« Reply #3 on: October 09, 2018, 07:36:03 PM »
Hey Bob,

Yes, I re-applied the equipment profile after making the changes :)

Oginme, not sure how equipment profile or process comes into play here.  Hops at a certain temp for a determined amount of time should yield X.  I know this is a way over simplified but Brads 12 IBUs to my 51 for the same hop, temp and time just doesn't make sense to me

Based on what I have read, if I steep at 175 (and declining) for 20 mins, I really shouldn't be adding hardly any IBUs.   The issue is, when looking at a recipe 6 months from now and it says 112 and much of that comes from whirlpool hops, what should I use to make adjustments either up or down.

Seems like I am missing something here
Rick

Offline Oginme

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Re: Whirlpool and Hop IBUs
« Reply #4 on: October 10, 2018, 06:00:55 AM »
Hey Bob,

Yes, I re-applied the equipment profile after making the changes :)

Oginme, not sure how equipment profile or process comes into play here.  Hops at a certain temp for a determined amount of time should yield X.  I know this is a way over simplified but Brads 12 IBUs to my 51 for the same hop, temp and time just doesn't make sense to me

Based on what I have read, if I steep at 175 (and declining) for 20 mins, I really shouldn't be adding hardly any IBUs.   The issue is, when looking at a recipe 6 months from now and it says 112 and much of that comes from whirlpool hops, what should I use to make adjustments either up or down.

Seems like I am missing something here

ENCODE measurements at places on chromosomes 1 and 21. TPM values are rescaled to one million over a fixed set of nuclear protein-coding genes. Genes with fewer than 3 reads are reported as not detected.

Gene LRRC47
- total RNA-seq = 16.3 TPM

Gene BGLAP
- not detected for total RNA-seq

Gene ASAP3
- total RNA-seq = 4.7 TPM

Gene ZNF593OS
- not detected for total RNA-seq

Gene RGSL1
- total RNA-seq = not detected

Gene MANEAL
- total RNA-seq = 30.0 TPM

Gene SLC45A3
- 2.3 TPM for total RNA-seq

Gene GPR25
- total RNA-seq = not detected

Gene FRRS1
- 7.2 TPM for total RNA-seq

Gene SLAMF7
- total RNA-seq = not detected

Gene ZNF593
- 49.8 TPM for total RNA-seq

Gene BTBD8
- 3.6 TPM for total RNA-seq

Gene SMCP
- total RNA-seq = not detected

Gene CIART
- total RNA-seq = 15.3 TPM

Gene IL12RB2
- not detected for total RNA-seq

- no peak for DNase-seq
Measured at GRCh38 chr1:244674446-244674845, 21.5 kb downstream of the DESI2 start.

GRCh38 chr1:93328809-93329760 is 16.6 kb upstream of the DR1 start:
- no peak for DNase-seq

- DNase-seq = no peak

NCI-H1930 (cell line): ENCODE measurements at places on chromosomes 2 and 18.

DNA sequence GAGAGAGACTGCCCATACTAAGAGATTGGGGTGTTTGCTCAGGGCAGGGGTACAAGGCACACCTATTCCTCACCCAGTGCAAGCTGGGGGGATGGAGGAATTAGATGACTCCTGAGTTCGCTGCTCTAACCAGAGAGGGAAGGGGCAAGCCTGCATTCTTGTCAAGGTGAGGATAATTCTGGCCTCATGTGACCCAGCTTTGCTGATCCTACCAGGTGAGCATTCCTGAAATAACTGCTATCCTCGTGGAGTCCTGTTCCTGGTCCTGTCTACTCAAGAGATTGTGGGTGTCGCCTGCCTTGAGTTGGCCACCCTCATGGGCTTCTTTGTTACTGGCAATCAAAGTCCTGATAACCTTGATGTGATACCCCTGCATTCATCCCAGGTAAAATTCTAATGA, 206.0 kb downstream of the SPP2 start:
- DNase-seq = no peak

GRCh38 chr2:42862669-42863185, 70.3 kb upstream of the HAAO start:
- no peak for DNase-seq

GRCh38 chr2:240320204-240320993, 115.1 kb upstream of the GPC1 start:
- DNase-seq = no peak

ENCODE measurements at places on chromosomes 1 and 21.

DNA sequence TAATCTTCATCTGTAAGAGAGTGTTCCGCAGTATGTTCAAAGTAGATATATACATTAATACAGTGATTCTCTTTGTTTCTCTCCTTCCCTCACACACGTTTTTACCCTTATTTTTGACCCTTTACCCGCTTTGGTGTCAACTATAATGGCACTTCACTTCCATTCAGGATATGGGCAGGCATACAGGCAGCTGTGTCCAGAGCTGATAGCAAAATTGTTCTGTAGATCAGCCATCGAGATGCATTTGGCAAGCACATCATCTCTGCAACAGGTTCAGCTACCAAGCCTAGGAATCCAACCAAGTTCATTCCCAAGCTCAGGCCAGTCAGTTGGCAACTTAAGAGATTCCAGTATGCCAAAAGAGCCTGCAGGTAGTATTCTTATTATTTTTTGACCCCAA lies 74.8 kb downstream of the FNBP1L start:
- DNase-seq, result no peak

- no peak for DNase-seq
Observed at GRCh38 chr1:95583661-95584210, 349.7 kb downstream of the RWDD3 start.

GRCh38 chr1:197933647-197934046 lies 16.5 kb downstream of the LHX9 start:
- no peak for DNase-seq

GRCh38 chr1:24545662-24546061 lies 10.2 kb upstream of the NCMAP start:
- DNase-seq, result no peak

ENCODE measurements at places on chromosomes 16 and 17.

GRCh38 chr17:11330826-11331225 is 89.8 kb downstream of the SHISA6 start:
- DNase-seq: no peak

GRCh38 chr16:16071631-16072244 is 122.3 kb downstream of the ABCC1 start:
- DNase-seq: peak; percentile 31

Rick

Not sure where you got equipment profile from my post.

If only it were that simple that 'x' amount of hops at 'y' temp will give you a known amount of bitterness.  There are so many more factors that lead to the perception of bitterness in beer:  is the temperature steady or decreasing? how fast is the temperature dropping?  what is the gravity of the wort?  How much of the boil hop alpha acids are still in the wort?  how much has already been isomerized?  what is the surface area of the kettle?  is the wort being actually whirlpooled or are you just steeping?  If being whirlpooled, how fast is the surface being turned over?   what level of Sulfate is in the water?  how much Chloride?  alpha acid ratio of humulone to cohumulone in the hops used.

You can also get bitterness perception from oxidation of beta acids and dry hopping.

So to answer your question, in the design page each hop addition gives an estimated IBU number for that addition.  If the beer comes out too bitter then you can lower the boil hops; if too much hop flavor, lower the whirlpool additions.  It comes down to your perception (aroma, flavor, taste) of the beer itself and your expectations when designing that beer.  We tend to get too hung up on the numbers and not the actual perceptions.
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Offline Toy4Rick

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Re: Whirlpool and Hop IBUs
« Reply #5 on: October 10, 2018, 09:01:55 PM »
Thanks Oginme for the detailed response.

Yes, my formula was was over simplified, which I indicated.  It just seems that my whirlpool hop IBUs were so drastically different than in the video that must be missing something.

I'll work on perceived bitterness rather than straight numbers.  It's just hard when a commercial beer includes IBUs and we are trying to get close

Thanks again
Rick